Halfway through July, I wrote an entry in my journal about climbing to the top floor of the school’s pagoda after dusk, following the sound of a lone zither whose sound echoed through the school courtyard. As I walked up the dark, steep and windy stairs to the third floor balcony and looked out on nighttime Jishou, I realized I never knew what I had expected of this small city in Southern China. Certainly not the illuminant letters atop the “BBG” mall, not the red and white apartment buildings that dominate the horizon, not the river that is jade green on clear days and mud brown on rainy days, and not a group of people, places, sights, sounds and tastes I would come to miss so dearly. Looking back, it’s as if Jishou provided me with a new pair of lens through which I now view China, my relationship with others, and myself.
As I was flying out of Shanghai and gazed out the cabin window, I saw the endless sea of lights below and realized that many of my students may never see this sight. When I asked my students about their future or their dreams, most of them talked of living in big cities and seeing what the “outside world” was like – for them, the “outside world” was the reality I lived every day and sometimes even sought to leave behind by going to a place like Jishou. But why is it, when some of my students are even more determined, hardworking, brilliant, and compassionate than I am, that I am the one who gets to enter their lives for six weeks and then return with ease to a place like Princeton? They’ve taught me there is no better or worse, no superiority or inferiority, simply lives with different opportunities and protagonists who are all trying to make the best of what we’ve been given. We all smile, laugh, cry, struggle for our dreams, and wish for a life where we can be our better selves.
And China is no longer the insular communities I have grown up with in the suburbs of Beijing – it is now the stories of the husbands who wake up at 4am to cook at “7 kuai” or my favorite baozi stand before the bridge, the life-changing “failures” of doing poorly on the college entrance exam so many of my students wrote about in their journals, a thirst for knowledge I have not seen in even many of my Princeton classmates, and the genuine kindness of students who bring us medicine when we are sick and breakfast when we wake up late – stories of people and places that have revealed to me what I have, and inspired me to continue finding and listening to the lives of the multitude of ordinary yet extraordinary human beings around me.
Almost a month after PiJ, I still receive caring messages and updates from my students. There is one student who has sent me a sentence in English every day so I can correct it for her, and another student who wanted me to know how much PiJ has influenced her, because she now finds time every day to study English.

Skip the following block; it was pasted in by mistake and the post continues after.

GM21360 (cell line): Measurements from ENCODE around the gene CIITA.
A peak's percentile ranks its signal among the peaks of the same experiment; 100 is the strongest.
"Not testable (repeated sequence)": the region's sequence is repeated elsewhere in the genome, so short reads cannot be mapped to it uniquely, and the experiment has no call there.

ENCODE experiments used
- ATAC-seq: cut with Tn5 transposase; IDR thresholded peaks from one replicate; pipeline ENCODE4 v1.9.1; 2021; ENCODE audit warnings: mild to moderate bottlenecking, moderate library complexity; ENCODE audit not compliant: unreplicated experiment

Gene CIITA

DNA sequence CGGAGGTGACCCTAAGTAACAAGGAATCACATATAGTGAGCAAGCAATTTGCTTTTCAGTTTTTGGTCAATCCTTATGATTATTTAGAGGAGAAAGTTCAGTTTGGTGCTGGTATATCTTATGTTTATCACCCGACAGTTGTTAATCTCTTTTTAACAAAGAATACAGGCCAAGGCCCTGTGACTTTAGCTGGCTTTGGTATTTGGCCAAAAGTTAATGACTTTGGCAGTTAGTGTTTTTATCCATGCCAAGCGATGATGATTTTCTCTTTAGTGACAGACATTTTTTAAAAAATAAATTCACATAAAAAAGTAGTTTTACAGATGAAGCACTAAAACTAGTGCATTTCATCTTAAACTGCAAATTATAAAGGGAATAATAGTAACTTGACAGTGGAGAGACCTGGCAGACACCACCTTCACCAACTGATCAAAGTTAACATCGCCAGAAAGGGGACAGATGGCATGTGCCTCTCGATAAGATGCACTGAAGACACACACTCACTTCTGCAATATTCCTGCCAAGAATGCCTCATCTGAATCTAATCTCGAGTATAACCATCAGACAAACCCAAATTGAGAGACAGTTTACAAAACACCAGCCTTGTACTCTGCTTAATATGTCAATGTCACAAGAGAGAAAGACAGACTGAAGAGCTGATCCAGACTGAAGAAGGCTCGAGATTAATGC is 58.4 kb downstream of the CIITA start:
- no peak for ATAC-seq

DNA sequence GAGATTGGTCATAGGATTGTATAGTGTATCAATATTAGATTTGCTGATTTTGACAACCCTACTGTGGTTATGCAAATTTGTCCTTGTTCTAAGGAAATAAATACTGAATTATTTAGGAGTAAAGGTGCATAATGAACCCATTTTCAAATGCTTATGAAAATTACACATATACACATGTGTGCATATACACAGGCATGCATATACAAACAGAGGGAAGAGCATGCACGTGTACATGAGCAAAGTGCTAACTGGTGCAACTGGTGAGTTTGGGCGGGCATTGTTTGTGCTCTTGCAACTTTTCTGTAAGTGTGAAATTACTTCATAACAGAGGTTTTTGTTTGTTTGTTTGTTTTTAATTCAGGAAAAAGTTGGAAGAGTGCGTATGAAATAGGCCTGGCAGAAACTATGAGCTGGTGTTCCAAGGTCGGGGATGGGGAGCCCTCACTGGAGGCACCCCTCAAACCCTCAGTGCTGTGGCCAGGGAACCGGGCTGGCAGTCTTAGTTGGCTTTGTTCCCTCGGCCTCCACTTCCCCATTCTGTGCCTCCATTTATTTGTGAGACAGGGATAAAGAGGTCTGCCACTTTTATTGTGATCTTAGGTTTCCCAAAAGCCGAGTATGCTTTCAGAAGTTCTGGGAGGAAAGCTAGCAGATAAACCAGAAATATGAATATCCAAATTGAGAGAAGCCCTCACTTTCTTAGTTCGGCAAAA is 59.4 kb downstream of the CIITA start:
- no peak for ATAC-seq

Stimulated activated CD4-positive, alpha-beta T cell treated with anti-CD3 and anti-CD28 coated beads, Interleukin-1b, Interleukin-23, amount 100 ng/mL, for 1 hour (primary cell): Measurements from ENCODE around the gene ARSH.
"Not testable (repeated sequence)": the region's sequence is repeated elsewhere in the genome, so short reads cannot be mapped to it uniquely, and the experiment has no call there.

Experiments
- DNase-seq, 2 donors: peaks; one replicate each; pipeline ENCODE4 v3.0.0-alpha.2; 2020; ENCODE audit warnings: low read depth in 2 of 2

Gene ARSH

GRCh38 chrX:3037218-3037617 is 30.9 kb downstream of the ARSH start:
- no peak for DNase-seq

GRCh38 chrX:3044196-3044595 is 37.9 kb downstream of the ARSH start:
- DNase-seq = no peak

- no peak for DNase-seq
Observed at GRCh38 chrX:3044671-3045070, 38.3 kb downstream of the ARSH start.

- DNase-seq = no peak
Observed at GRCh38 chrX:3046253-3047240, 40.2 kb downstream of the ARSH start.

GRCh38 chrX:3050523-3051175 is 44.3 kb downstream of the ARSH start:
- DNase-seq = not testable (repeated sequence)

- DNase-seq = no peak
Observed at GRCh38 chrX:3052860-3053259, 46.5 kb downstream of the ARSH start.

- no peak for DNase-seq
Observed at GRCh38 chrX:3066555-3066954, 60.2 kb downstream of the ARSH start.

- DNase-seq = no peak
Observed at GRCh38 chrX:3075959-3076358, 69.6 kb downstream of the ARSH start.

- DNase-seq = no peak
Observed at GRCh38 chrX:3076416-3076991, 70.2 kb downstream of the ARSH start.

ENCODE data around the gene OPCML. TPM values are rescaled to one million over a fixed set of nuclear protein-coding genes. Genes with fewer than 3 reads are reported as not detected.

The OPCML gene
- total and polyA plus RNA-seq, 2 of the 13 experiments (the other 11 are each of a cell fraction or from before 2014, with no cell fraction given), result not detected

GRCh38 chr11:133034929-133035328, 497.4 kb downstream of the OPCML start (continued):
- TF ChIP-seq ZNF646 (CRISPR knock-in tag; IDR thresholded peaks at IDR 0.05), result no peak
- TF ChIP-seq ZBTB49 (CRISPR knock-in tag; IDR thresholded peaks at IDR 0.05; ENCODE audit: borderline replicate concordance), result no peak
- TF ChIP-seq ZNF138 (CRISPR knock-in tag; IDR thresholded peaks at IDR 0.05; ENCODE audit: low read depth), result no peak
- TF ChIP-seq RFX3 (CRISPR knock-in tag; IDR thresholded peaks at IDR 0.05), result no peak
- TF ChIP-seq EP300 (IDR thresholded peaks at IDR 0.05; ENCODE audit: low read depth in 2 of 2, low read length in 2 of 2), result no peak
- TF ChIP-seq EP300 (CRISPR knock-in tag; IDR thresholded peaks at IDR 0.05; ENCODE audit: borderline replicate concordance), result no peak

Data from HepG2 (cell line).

During most of the program, I questioned the kind and amount of impact we would have on our students. Was my goal to teach as much English as possible, or to form deeper and more meaningful relationships with my students, even if it meant we had to have an occasional conversation in Chinese? How well can I come to know a student in six weeks, when our teacher to student ratio is almost 1:10? Especially after receiving extremely thoughtful gifts from many of my students (one student had kept a diary during the program and gave it to me on our last day there), I wondered if it was fair that I had not been able to offer the same emotional investment in return.
In retrospect, however, I shared so many parts of myself with my students that I have never shared with even my closest friends from home. Perhaps friendship is not measured by the amount of time you get to spend with someone, but by the genuine interest and desire to know one another during the short time you do have together. So in spite of my initial worries, I did become friends with many of students. Maybe not the same kind of friends as those at school or at home, not because of the limited time we had together, but because some of them were much more real, and made me feel so much more connected.
During our last Chill Circle, Alex C mentioned how the word for happiness in Chinese (开心) literally translates to “open heart.” I was surprised that I’d never made this connection before – perhaps when you grow up with a language you take words for granted and don’t question why they exist. Yet after experiencing Jishou, I couldn’t think of a better explanation for why I have felt so happy this summer.
The students’ unconditional open-heartedness and full acceptance of who I was allowed me to become truly comfortable with myself, even when I was stepping outside my comfort zones. Leading OA songs in a circle of more than 30 students, belting out-of-tune lyrics at KTV, or rallying people to dance at Prom – these were things I would’ve never even thought of doing back home or at Princeton, yet in Jishou, in the presence of my students, I couldn’t think of moments when I have felt more like myself or at ease with revealing these parts of my personality.
They’ve taught me that to receive happiness, I must trust that others will have open and accepting hearts. They’ve taught me that to provide happiness, I must first open up my own heart, so that others may in turn open theirs. They teased out of me a heartfelt smile that even I was surprised to see in my photos from this summer, and reminded me that understanding, joy, love and compassion for others are what bring us true happiness.